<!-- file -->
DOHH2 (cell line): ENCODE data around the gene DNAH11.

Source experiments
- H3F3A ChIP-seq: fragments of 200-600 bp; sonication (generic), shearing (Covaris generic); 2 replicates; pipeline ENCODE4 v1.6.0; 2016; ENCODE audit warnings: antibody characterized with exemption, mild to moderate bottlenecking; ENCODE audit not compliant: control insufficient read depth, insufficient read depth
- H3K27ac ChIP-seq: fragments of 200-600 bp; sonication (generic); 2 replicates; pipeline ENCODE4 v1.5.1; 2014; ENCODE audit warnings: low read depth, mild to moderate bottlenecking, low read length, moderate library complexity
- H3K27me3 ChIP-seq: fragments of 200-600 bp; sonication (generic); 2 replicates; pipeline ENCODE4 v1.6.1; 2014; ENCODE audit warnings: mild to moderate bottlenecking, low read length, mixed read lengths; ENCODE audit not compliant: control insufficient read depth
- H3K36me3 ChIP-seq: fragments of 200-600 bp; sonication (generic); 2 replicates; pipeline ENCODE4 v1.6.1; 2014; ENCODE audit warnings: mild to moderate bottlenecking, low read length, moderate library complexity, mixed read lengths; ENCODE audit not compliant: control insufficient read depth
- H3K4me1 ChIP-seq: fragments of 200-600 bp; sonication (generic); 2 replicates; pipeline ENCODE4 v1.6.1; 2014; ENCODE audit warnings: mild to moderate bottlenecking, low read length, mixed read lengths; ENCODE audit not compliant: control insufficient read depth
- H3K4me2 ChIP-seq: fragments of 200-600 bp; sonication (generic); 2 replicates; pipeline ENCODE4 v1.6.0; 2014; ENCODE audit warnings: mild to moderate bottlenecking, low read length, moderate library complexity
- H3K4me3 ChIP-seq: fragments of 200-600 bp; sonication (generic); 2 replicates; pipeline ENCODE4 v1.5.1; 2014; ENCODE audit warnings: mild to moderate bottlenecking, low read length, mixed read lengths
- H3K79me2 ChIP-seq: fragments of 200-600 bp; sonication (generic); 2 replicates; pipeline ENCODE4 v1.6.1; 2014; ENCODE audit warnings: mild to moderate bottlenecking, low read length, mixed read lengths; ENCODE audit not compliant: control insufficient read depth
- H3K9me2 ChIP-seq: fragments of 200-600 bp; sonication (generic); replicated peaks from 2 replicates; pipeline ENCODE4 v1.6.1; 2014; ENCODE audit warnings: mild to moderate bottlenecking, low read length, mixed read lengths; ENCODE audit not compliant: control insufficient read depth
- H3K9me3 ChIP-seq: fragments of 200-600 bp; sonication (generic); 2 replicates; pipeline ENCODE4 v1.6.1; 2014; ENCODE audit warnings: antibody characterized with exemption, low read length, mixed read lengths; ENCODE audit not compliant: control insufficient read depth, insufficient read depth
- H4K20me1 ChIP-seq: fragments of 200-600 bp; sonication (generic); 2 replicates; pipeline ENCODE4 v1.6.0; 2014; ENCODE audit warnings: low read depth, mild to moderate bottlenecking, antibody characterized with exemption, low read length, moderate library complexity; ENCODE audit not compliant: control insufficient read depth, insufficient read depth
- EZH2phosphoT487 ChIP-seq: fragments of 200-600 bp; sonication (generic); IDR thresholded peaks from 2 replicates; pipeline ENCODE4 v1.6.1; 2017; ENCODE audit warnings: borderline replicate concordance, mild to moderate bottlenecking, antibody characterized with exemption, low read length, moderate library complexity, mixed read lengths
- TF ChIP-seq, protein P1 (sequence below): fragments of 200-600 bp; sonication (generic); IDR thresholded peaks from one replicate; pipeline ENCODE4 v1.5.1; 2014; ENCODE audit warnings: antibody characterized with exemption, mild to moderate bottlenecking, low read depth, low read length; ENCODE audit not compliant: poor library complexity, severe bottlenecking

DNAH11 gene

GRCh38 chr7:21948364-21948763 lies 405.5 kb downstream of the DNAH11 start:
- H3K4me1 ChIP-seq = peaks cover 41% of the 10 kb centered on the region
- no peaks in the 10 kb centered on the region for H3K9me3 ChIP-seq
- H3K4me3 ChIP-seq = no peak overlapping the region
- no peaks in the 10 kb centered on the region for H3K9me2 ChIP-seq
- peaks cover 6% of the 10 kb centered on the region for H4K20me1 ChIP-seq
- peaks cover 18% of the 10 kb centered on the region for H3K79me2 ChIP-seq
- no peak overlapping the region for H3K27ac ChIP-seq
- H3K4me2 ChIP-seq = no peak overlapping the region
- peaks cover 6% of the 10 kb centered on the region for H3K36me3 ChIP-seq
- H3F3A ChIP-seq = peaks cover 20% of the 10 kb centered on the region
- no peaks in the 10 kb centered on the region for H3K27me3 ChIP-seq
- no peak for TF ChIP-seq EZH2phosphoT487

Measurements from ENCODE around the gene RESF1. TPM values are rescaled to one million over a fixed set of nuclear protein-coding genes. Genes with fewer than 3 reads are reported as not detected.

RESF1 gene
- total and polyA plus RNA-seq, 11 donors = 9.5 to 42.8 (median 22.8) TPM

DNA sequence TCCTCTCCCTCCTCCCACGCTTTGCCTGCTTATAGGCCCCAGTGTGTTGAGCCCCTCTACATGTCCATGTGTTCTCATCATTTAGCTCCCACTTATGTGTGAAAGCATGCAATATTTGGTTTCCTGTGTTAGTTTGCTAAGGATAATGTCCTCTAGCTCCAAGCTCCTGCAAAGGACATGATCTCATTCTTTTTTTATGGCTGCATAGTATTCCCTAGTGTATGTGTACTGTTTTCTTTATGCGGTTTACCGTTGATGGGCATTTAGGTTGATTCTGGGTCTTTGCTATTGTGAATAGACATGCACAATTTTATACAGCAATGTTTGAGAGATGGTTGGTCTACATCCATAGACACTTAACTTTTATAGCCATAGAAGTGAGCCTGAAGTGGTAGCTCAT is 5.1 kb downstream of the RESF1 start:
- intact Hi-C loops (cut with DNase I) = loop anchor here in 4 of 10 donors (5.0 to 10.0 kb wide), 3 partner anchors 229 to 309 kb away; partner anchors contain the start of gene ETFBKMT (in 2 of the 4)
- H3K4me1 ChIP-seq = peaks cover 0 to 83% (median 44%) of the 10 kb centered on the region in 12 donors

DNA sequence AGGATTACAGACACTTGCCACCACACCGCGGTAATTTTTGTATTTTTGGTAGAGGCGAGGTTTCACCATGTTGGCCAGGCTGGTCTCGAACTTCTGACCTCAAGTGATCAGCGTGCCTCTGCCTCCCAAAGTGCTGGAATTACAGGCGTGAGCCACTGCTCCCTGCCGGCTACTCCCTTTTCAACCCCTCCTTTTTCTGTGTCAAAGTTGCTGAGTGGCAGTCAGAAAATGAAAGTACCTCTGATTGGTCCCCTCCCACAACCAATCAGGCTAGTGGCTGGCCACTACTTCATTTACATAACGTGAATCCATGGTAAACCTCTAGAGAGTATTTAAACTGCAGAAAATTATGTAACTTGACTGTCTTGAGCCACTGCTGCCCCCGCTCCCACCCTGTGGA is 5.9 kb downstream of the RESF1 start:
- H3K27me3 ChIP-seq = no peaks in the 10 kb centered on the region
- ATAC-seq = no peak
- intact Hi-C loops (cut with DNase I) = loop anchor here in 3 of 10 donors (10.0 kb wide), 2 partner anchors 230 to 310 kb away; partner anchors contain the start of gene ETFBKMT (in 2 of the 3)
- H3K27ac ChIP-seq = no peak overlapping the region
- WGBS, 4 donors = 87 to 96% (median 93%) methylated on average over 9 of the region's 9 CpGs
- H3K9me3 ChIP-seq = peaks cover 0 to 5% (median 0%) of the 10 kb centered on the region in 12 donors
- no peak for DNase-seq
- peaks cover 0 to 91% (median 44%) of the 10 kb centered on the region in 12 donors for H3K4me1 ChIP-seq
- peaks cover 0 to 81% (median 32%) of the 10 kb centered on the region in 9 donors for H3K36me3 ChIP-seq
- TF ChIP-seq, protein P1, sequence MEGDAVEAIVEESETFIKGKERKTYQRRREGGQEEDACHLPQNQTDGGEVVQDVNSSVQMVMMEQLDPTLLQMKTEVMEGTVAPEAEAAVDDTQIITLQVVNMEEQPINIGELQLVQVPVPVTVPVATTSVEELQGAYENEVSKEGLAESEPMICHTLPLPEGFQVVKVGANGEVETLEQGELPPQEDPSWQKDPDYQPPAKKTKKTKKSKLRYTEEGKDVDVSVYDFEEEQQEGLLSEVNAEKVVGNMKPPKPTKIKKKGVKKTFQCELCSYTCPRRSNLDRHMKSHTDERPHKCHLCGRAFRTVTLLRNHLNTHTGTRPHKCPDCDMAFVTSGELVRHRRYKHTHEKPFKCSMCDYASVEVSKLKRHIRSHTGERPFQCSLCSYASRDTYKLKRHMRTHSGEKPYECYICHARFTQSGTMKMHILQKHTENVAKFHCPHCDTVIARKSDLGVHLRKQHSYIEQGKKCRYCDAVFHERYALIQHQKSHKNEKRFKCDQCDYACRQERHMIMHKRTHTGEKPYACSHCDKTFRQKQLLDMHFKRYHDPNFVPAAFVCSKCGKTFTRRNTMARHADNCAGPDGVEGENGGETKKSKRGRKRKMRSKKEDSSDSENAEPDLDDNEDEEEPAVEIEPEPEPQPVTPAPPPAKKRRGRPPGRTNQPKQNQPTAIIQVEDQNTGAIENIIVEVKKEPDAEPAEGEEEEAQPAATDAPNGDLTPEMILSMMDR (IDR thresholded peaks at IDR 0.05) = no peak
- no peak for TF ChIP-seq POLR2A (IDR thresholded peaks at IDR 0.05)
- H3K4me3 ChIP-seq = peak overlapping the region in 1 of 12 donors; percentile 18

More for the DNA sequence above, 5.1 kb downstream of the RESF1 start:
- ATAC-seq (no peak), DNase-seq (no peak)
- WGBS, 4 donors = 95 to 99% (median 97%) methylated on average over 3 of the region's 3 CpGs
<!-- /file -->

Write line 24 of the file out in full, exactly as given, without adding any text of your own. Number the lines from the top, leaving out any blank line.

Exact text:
- no peak overlapping the region for H3K27ac ChIP-seq